Adult Children: How to Determine Child Support
When going through a separation or divorce one of the biggest challenges is the process of determining child support. This is especially true when dealing with children over 18. While there are Federal Child Support Guidelines to help determine your legal obligations for paying child support, the legislation can be ambiguous. Our skilled team of lawyers have provided a breakdown of child support obligations for adult children.
Child of the Marriage: Who Qualifies?
Parents are free to enter into an agreement to specify what their support obligations are for adult children. The legislation deals with adult children, and makes it clear that child support does not necessarily end when a child is 18. The Divorce Act defines a child as either being under 18, or over 18, but unable to withdraw from a parent’s charge. The wording of the legislation is vague and allows for the court to interpret whether or not a child is unable to withdraw from his/her parent’s charge on a case by case basis. The case law states that a child that is financially dependent for reasons of mental or physical incapacity can qualify as a child after they attain the age of 18. Additionally, a child attending post-secondary education at an accredited institution on a full-time basis and achieving passing grades will also qualify as a child of the marriage over the age of 18. That is not to say that those are the only children that will qualify, but other circumstances are less clear.
The Federal Child Support Guidelines
The Federal Child Support Guidelines indicate that post-secondary educational expenses are shareable proportionately based on each parent’s income. The guidelines take into account the financial circumstances of the parties, the availability of other sources of funding such as student loans, scholarships, Registered Educational Savings Funds and the child’s ability to contribute to his or her own education. Additionally, for the purpose of determining the parties’ share of any contribution they make to the child’s post-secondary expenses, the amount of the expense will be calculated by taking into account any tax benefit or subsidy for, or associated with, the expense.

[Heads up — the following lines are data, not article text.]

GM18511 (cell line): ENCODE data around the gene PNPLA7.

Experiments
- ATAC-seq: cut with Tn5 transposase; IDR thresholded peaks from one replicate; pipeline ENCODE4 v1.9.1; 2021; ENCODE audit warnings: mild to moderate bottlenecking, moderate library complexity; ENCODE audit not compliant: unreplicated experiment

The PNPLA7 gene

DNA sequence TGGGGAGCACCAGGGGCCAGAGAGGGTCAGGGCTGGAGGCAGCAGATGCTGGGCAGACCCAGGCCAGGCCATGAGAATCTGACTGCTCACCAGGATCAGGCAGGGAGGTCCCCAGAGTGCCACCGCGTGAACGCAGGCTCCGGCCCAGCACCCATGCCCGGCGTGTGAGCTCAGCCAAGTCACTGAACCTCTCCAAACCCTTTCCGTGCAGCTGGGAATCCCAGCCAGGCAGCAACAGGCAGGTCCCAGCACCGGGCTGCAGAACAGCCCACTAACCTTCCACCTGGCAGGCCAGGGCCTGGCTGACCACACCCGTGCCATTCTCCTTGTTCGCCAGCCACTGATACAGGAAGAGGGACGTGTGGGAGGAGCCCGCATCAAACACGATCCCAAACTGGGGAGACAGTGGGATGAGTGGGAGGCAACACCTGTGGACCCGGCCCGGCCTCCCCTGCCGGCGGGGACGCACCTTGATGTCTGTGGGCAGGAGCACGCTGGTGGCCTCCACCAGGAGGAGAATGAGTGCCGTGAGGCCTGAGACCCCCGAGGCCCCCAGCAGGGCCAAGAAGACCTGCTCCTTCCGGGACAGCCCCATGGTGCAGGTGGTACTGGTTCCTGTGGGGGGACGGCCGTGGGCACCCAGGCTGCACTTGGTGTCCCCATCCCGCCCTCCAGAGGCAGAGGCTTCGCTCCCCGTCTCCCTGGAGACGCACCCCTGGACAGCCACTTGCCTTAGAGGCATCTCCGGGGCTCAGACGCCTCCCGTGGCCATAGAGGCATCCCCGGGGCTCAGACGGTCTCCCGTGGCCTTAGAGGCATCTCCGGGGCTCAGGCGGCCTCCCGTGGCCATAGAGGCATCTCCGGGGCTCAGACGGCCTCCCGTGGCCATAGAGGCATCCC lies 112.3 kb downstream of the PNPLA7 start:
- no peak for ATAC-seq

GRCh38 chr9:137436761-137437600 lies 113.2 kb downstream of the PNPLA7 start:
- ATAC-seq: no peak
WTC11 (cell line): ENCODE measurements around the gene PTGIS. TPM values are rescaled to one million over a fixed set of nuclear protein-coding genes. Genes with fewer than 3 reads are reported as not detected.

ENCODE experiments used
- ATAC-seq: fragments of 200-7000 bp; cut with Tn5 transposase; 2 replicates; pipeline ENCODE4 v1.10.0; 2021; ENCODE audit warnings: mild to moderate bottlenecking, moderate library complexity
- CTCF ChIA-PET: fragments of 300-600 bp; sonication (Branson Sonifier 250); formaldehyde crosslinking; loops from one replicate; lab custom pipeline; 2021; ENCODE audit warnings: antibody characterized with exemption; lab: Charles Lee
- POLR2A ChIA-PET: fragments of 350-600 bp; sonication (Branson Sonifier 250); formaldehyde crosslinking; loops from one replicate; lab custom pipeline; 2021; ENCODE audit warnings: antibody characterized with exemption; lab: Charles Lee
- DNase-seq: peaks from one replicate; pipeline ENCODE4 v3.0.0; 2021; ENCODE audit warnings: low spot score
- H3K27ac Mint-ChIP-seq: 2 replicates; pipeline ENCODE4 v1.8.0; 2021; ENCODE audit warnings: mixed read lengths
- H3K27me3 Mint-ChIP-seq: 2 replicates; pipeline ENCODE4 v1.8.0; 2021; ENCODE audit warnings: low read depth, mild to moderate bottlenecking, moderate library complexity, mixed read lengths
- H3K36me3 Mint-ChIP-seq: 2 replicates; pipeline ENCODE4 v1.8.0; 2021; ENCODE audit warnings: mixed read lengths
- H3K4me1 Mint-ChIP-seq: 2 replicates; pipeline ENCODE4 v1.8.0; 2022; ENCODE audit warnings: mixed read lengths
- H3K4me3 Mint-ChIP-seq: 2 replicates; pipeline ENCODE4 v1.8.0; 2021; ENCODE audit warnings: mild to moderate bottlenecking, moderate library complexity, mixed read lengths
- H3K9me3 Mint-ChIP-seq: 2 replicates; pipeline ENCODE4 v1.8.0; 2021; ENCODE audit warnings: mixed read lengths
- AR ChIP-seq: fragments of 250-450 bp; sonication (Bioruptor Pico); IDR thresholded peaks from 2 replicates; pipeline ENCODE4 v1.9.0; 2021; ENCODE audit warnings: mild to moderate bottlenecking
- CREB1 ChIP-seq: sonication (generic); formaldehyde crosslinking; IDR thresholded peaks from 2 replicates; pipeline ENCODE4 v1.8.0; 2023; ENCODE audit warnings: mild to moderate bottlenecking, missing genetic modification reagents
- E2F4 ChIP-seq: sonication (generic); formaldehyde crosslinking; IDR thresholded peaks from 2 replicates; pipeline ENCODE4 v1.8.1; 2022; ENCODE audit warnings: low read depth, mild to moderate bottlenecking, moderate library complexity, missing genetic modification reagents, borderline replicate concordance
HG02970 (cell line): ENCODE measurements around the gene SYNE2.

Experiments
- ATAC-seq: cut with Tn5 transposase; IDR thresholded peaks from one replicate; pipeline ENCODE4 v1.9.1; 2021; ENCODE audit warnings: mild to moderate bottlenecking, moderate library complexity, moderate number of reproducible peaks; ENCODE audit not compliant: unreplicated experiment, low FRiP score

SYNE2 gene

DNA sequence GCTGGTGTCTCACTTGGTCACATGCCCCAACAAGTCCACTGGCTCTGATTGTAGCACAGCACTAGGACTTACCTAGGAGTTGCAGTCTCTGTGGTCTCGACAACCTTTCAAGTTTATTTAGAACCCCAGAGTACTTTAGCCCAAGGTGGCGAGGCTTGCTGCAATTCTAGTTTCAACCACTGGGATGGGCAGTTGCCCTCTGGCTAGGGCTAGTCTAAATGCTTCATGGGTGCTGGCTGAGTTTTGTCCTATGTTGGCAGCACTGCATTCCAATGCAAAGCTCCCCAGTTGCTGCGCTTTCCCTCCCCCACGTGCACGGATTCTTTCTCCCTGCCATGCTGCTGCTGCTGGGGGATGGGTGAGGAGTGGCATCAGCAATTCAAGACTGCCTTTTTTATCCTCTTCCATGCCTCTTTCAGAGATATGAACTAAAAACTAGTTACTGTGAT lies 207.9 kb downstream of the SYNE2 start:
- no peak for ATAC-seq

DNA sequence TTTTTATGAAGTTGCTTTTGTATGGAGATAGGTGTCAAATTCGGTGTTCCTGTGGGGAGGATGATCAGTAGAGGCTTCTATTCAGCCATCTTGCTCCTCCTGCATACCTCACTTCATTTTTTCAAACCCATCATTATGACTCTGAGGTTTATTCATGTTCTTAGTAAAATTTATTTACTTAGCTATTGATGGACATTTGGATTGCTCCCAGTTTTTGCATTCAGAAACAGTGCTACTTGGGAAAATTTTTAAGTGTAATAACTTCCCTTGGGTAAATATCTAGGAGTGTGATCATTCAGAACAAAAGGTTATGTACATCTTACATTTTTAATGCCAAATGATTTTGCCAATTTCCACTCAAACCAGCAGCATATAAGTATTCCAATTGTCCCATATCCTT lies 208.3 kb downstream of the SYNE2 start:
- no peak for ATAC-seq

How long a child can remain in school and be funded by parents is also open to interpretation. Many parents choose to enter into an agreement that limits their potential support obligation. For example, parents can agree that post-secondary educational expenses will only be paid through a child’s first degree, diploma or certificate or until the child attains the age of 23. Without an agreement, the court has the ability to determine whether a child that is attending a second or third degree still qualifies as a child of the marriage.
What If The Adult Child Attends A Distant School?
There are cases where base child support is still payable for a child that is attending school out of town. However, it’s more common for that child’s room and board to become a shareable Section 7 expense along with his/her tuition, books and travel to and from university or college. During the time the child is away at school, base child support is suspended but for the spring and summer months when the child returns home, base child support often resumes, although that is not always the case.
The Role Of RESPs In Child Support Of Adult Children
When parents have RESPs to fund children’s education, the parties will utilize any funds available to them in the RESP that accumulated during their relationship prior to sharing the cost of the children’s post-secondary education costs. Any amounts not covered by the RESP would then be shared by the parties proportionately. Usually, upon a relationship ending, parties will choose to open their own RESP accounts for the children and each parent would be entitled to use the funds from the RESP account they opened in order to pay for their proportionate share. However, sometimes parties agree to each contribute proportionate or equal amounts to the existing RESP after their separation.
Disclaimer: The content provided in the blog posts of Jones Divorce & Family Law is general information and should not be considered legal advice. Please contact a lawyer for legal advice tailored to your specific situation. All articles are current as of their original publication date.